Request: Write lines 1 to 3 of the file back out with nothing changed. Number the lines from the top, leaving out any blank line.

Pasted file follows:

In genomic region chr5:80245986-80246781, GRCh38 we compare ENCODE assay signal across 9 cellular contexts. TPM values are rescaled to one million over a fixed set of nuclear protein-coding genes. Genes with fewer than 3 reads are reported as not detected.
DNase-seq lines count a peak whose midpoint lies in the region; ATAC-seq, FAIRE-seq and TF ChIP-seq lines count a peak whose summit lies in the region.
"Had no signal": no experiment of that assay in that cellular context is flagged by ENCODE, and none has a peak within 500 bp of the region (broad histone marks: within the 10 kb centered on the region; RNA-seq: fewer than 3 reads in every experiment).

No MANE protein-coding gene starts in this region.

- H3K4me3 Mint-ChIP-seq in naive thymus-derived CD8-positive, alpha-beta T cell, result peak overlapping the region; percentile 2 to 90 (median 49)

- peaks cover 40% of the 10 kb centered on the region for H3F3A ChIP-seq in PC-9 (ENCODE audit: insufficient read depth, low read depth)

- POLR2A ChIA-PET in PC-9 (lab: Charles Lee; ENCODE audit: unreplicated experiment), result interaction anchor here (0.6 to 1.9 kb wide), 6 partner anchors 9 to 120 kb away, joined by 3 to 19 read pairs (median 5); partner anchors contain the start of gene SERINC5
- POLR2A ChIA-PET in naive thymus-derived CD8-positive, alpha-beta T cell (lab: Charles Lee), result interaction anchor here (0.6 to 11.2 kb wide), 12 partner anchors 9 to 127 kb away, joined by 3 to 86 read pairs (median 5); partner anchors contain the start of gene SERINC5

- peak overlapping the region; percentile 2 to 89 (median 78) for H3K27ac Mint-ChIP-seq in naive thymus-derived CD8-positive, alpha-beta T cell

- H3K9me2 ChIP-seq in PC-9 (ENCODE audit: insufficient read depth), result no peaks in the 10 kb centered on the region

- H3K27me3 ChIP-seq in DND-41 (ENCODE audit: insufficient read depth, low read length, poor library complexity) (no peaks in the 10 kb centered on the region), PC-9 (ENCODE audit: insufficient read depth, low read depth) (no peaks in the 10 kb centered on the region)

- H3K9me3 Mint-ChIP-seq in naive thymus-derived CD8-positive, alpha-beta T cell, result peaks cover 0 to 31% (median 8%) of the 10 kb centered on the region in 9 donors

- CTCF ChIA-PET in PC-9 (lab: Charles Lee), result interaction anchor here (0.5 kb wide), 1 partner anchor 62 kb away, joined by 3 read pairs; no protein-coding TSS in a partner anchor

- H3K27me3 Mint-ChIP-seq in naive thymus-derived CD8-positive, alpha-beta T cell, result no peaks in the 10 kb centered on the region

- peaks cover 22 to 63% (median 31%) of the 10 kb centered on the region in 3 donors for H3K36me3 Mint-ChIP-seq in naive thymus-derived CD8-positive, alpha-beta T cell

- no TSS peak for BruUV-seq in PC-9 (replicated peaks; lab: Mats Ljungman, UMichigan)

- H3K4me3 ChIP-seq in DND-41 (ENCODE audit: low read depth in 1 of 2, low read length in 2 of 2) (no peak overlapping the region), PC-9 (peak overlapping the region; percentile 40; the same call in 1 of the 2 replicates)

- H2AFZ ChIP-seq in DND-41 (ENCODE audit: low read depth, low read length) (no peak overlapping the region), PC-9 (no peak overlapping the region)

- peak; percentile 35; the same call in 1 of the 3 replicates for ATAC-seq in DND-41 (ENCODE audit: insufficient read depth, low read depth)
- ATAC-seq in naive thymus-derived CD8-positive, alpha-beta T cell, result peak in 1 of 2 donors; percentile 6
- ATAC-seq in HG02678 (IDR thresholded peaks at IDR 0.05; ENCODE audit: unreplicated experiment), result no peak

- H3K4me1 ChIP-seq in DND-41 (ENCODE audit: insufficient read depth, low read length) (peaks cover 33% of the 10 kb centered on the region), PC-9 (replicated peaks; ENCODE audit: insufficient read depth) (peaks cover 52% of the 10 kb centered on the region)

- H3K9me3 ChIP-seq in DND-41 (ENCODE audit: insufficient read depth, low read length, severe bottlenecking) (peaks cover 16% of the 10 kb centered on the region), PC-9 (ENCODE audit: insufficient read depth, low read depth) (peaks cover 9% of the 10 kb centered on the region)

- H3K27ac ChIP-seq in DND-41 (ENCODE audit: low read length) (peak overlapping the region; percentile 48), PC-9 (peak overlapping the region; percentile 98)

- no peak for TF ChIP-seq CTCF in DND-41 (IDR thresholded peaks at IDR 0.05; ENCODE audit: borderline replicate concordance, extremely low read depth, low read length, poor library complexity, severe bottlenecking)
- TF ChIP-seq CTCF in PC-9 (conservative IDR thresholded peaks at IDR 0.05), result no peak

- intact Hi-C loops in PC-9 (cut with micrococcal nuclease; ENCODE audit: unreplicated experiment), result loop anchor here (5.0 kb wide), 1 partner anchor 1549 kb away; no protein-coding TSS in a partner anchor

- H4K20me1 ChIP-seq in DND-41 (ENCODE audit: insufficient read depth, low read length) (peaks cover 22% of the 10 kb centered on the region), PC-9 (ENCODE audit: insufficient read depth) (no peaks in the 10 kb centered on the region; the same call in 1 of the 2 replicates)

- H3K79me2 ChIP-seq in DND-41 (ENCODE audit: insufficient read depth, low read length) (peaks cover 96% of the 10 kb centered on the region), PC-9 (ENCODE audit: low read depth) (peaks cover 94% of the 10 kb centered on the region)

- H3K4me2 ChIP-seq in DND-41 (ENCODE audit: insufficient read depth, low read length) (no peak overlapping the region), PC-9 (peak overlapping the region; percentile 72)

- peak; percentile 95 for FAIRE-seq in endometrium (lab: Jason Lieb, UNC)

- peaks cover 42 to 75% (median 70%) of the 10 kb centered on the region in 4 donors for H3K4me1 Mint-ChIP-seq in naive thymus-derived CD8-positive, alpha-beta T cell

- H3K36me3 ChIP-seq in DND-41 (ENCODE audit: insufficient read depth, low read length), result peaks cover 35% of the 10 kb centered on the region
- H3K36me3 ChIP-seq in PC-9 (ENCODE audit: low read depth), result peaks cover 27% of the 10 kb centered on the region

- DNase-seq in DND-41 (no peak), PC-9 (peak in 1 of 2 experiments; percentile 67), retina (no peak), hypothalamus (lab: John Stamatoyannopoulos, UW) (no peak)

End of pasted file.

In genomic region chr5:80245986-80246781, GRCh38 we compare ENCODE assay signal across 9 cellular contexts. TPM values are rescaled to one million over a fixed set of nuclear protein-coding genes. Genes with fewer than 3 reads are reported as not detected.
DNase-seq lines count a peak whose midpoint lies in the region; ATAC-seq, FAIRE-seq and TF ChIP-seq lines count a peak whose summit lies in the region.
"Had no signal": no experiment of that assay in that cellular context is flagged by ENCODE, and none has a peak within 500 bp of the region (broad histone marks: within the 10 kb centered on the region; RNA-seq: fewer than 3 reads in every experiment).